Prognostic value of first-recorded breathlessness for future chronic respiratory and heart disease: A cohort study using a UK national primary care database

Ying Chen, Richard Hayward, Carolyn A. Chew-Graham, Peter Croft, Kelvin P. Jordan, Richard Hubbard, Keith Sims

Research output: Journal PublicationArticlepeer-review

6 Citations (Scopus)


Background Breathlessness is a common presentation in primary care. Aim To assess the long-term risk of diagnosed chronic obstructive pulmonary disease (COPD), asthma, ischaemic heart disease (IHD), and early mortality in patients with undiagnosed breathlessness. Design and setting Matched cohort study using data from the UK Clinical Practice Research Datalink. Method Adults with first-recorded breathlessness between 1997 and 2010 and no prior diagnostic or prescription record for IHD or a respiratory disease ('exposed' cohort) were matched to individuals with no record of breathlessness ('unexposed' cohort). Analyses were adjusted for sociodemographic and comorbidity characteristics. Results In total, 75 698 patients (the exposed cohort) were followed for a median of 6.1 years, and more than one-third subsequently received a diagnosis of COPD, asthma, or IHD. In those who remained undiagnosed after 6 months, there were increased long-term risks of all three diagnoses compared with those in the unexposed cohort. Adjusted hazard ratios for COPD ranged from 8.6 (95% confidence interval [CI] = 6.8 to 11.0) for >6-12 months after the index date to 2.8 (95% CI = 2.6 to 3.0) for >36 months after the index date; asthma, 11.7 (CI = 9.4 to 14.6) to 4.3 (CI = 3.9 to 4.6); and IHD, 3.0 (CI = 2.7 to 3.4) to 1.6 (CI = 1.5 to 1.7). Risk of a longer time to diagnosis remained higher in members of the exposed cohort who had no relevant prescription in the first 6 months; approximately half of all future diagnoses were made for such patients. Risk of early mortality (all cause and disease specific) was higher in members of the exposed cohort. Conclusion Breathlessness can be an indicator of developing COPD, asthma, and IHD, and is associated with early mortality. With careful assessment, appropriate intervention, and proactive follow-up and monitoring, there is the potential to improve identification at first presentation in primary care in those at high risk of future disease who present with this symptom.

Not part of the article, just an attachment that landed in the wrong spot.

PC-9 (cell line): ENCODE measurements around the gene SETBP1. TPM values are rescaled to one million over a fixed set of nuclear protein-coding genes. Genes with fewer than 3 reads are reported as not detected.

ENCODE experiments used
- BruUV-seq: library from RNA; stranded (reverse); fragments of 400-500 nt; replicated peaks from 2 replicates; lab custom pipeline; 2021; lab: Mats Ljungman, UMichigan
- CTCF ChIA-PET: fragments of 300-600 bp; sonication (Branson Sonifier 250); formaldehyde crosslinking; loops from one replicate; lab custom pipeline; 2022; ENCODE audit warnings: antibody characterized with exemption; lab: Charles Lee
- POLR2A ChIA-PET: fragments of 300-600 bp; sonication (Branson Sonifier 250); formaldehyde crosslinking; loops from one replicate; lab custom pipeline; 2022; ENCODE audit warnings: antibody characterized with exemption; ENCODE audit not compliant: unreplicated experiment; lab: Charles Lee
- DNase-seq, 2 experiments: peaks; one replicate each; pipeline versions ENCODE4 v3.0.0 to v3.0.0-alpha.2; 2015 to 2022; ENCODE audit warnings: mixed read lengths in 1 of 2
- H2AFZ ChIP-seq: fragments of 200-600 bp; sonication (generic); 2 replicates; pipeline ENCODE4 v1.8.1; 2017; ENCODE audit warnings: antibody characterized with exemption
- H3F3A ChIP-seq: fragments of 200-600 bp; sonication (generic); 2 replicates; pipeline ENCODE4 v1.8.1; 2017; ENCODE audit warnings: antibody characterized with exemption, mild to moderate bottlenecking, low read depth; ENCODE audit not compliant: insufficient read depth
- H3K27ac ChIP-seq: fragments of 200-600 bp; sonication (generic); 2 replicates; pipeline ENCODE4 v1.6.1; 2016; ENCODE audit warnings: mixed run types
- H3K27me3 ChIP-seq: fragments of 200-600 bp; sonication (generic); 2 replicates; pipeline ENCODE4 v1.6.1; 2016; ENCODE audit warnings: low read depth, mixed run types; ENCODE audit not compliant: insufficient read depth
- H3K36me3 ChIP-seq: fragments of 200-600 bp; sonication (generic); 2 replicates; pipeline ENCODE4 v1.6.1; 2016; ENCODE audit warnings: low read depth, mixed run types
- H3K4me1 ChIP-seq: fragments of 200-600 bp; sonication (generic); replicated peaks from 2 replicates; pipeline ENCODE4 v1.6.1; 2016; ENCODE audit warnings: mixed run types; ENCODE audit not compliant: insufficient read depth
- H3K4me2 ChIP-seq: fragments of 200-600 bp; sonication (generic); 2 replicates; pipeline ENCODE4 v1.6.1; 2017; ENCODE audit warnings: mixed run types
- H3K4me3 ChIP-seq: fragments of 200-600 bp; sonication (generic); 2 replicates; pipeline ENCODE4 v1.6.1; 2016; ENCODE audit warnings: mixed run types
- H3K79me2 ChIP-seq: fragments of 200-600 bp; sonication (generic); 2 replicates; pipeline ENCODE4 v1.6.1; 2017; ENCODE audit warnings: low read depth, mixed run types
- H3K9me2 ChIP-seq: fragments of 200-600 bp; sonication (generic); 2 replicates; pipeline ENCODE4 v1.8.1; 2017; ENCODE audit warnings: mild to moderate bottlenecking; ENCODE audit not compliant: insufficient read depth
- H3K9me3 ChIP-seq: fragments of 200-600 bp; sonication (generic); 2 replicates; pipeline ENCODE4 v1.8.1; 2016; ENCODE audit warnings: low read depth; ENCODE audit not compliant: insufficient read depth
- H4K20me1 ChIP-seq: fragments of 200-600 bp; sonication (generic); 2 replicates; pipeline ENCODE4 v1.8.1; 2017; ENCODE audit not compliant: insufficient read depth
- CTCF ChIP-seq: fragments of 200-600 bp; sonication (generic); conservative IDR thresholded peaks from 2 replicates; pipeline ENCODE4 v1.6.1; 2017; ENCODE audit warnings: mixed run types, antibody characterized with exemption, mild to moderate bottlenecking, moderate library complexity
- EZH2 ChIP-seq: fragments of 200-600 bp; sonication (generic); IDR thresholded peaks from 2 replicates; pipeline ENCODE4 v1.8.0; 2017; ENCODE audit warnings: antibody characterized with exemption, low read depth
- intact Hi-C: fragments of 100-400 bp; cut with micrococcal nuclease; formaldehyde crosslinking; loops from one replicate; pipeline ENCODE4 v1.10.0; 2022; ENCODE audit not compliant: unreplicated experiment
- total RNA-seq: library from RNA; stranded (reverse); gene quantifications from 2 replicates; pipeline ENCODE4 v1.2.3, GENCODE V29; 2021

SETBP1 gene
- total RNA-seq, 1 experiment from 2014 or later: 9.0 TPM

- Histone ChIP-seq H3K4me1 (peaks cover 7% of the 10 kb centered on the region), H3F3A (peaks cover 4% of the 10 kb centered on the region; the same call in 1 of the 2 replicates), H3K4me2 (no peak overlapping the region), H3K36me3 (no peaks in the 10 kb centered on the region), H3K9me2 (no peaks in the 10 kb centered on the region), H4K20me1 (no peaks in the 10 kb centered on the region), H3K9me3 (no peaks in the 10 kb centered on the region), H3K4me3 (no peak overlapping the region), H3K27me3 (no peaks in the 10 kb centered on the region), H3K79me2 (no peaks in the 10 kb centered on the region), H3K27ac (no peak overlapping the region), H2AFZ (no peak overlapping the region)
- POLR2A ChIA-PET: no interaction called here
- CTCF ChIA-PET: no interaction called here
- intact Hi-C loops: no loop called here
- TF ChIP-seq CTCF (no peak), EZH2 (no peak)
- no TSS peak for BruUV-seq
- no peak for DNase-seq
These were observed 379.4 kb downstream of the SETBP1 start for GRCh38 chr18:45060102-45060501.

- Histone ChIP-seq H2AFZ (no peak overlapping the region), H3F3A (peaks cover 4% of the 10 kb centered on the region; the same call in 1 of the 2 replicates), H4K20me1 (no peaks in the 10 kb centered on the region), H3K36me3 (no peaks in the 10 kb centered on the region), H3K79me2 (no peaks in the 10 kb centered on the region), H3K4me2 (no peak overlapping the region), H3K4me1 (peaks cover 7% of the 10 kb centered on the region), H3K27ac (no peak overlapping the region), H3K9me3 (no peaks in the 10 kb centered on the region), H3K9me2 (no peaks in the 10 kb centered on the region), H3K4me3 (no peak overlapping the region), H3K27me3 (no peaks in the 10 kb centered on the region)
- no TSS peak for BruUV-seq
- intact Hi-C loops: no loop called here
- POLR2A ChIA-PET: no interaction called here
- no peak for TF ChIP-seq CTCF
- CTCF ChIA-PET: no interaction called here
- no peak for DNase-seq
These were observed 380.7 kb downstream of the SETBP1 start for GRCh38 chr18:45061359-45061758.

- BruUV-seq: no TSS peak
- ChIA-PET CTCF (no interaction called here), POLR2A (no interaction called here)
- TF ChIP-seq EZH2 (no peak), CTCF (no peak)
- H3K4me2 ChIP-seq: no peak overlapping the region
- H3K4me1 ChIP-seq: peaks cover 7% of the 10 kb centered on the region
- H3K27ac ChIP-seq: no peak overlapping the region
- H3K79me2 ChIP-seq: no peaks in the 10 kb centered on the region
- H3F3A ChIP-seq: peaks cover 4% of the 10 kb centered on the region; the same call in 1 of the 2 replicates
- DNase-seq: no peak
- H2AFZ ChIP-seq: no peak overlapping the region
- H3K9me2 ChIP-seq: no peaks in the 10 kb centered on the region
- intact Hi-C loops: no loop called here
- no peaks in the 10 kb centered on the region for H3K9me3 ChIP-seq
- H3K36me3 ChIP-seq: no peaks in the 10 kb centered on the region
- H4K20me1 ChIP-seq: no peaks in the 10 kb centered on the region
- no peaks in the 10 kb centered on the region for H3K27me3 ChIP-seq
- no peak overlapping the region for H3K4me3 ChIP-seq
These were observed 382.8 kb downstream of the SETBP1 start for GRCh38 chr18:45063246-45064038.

Original languageEnglish
Pages (from-to)E264-E273
JournalBritish Journal of General Practice
Issue number693
Publication statusPublished - 2020
Externally publishedYes


  • Asthma
  • Dyspnoea
  • Electronic health records
  • General practice
  • Heart disease
  • Respiratory disease

ASJC Scopus subject areas

  • Family Practice


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